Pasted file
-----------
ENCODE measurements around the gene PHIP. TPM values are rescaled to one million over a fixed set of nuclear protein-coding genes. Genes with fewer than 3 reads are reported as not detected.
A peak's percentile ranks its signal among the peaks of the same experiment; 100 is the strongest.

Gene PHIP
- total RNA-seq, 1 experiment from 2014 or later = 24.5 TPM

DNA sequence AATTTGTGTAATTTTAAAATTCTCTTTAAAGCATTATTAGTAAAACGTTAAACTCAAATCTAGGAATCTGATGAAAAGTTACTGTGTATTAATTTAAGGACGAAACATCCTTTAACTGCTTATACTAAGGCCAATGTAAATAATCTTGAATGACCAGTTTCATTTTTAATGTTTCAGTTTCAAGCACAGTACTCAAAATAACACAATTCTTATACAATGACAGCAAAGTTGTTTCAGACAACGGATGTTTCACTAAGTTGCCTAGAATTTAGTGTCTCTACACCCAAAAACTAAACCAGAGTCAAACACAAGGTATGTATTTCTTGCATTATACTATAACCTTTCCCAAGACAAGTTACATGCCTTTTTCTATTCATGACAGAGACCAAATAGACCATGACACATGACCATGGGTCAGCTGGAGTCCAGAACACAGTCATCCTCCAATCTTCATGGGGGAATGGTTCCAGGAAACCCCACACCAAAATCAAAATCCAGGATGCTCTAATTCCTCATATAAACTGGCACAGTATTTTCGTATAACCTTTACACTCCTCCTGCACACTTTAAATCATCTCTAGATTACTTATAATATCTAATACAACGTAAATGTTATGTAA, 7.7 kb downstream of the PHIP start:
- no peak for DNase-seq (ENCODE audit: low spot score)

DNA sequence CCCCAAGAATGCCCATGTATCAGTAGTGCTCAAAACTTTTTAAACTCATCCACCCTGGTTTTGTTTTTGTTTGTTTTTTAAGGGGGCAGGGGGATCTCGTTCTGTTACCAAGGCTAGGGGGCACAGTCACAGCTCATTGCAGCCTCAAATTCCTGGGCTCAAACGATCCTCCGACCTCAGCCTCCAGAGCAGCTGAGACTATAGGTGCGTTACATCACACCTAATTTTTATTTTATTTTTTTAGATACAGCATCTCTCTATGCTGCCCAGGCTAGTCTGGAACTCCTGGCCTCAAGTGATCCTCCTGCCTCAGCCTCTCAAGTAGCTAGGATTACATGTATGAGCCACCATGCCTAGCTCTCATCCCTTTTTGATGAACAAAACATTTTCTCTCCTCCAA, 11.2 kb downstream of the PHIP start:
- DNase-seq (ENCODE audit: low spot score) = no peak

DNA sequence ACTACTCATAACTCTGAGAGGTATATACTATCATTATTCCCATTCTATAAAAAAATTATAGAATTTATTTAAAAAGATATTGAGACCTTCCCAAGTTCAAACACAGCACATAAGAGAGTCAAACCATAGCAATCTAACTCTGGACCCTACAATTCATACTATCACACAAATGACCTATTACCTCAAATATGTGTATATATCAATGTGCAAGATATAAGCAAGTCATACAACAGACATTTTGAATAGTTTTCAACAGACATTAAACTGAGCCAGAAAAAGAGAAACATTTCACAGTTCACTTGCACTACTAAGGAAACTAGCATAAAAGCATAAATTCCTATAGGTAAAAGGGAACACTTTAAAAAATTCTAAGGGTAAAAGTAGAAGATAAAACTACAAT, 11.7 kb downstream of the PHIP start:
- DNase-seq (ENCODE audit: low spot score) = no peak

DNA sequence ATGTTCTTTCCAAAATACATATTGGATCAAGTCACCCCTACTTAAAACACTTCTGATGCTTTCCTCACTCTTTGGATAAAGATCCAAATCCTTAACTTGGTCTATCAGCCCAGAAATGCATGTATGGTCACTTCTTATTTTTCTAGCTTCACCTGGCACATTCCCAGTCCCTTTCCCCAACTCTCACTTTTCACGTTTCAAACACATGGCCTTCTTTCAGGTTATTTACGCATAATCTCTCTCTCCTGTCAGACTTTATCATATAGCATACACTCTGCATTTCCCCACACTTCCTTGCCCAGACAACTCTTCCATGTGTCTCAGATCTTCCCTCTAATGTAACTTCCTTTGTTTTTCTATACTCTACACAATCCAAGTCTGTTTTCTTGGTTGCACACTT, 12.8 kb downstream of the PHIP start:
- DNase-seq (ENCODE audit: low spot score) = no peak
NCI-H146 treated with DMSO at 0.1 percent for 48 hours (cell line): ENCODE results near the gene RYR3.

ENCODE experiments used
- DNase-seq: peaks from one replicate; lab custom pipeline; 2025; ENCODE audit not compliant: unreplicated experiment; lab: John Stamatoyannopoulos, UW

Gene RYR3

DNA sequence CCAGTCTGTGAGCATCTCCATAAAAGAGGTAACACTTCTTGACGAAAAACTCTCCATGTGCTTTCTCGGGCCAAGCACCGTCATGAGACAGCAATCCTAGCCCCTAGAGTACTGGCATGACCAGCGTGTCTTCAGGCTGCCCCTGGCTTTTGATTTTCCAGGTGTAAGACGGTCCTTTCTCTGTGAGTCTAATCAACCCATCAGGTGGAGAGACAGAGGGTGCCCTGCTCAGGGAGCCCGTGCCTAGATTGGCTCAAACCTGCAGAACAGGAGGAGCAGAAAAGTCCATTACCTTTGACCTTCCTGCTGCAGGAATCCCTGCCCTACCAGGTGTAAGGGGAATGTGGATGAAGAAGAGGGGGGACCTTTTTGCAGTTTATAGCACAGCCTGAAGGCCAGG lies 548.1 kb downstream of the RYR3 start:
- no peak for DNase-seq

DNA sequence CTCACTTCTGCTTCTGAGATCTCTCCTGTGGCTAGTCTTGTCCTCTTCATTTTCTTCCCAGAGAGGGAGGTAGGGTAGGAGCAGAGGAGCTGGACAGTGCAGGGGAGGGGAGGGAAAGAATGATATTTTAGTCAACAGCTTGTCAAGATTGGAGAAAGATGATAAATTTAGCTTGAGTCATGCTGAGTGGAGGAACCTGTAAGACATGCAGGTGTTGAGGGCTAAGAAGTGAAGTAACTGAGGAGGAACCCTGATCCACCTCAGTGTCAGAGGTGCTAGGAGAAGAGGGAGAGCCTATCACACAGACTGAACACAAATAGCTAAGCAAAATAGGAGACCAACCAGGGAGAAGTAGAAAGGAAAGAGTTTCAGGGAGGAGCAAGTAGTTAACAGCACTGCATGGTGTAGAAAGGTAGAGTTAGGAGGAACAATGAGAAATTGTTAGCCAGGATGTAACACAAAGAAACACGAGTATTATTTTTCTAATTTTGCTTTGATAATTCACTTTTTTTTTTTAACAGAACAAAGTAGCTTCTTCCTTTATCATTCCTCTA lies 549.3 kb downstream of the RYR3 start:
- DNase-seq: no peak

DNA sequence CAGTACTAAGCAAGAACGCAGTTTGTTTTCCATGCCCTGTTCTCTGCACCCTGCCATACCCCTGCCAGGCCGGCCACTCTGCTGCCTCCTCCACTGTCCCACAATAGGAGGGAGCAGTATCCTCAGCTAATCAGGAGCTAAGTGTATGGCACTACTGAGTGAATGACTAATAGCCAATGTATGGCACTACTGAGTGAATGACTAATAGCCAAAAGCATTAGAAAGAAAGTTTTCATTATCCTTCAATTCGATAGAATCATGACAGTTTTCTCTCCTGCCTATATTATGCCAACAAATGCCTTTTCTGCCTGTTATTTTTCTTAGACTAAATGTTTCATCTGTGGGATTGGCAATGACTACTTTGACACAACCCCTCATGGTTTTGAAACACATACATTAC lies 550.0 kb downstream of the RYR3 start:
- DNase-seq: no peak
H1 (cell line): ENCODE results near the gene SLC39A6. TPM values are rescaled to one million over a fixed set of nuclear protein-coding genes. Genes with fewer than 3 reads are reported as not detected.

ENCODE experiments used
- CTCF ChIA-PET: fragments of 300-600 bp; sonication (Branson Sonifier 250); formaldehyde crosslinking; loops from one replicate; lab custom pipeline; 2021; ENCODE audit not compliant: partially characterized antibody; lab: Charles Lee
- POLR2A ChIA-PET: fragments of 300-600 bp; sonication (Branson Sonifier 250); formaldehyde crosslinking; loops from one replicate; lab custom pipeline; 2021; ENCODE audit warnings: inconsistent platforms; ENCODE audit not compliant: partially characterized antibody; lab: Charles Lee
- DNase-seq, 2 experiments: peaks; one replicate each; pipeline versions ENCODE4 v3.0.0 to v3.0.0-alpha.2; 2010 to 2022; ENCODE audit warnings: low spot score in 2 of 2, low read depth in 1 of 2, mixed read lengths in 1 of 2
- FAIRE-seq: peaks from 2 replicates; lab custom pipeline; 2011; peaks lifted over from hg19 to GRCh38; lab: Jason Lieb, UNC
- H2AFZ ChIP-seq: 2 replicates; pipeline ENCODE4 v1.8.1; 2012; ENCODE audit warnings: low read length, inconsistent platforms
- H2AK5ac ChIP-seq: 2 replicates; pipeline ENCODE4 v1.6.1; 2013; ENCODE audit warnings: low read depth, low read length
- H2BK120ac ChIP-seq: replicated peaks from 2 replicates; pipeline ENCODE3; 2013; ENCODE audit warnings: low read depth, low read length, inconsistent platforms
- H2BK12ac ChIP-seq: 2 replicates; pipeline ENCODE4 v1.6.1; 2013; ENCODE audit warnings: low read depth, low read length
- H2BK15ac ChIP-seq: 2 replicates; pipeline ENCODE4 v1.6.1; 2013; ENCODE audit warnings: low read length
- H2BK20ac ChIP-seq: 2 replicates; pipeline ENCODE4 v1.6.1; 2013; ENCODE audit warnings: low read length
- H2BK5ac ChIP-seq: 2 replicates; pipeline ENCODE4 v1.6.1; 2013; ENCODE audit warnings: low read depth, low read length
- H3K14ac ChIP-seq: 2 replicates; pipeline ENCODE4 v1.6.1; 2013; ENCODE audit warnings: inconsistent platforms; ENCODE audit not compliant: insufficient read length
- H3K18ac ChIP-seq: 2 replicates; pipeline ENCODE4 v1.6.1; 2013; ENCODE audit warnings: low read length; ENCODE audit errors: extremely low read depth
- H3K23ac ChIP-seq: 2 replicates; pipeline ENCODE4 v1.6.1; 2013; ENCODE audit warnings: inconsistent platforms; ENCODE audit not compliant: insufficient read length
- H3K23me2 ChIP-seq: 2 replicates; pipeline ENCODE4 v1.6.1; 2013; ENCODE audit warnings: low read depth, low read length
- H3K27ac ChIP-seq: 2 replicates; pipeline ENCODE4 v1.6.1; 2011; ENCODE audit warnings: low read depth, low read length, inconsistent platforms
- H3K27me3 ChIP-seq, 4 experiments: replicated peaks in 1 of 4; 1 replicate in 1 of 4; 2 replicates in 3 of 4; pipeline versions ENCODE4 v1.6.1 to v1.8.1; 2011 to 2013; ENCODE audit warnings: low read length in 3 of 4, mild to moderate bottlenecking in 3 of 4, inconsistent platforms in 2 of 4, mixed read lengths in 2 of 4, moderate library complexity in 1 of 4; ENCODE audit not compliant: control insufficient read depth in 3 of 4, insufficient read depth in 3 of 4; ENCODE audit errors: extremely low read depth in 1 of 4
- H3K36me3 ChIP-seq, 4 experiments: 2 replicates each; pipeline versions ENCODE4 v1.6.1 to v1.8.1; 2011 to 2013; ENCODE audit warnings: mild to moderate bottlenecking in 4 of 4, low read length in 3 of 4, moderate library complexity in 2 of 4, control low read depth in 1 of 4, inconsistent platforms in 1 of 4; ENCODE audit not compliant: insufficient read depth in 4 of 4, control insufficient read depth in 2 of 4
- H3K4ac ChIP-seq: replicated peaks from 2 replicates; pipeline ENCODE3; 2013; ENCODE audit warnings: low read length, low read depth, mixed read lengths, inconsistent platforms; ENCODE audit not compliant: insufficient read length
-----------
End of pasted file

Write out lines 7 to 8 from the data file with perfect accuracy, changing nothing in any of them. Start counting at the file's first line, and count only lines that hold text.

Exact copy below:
DNA sequence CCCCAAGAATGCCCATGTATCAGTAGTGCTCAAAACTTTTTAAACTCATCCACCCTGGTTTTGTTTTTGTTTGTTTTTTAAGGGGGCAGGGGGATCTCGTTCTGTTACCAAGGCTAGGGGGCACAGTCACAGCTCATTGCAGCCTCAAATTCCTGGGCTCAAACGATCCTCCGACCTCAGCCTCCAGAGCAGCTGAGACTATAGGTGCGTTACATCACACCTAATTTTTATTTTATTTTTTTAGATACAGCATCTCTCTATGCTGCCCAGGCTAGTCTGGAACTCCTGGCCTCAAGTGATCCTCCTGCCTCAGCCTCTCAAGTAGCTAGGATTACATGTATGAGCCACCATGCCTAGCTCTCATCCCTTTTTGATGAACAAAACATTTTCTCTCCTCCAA, 11.2 kb downstream of the PHIP start:
- DNase-seq (ENCODE audit: low spot score) = no peak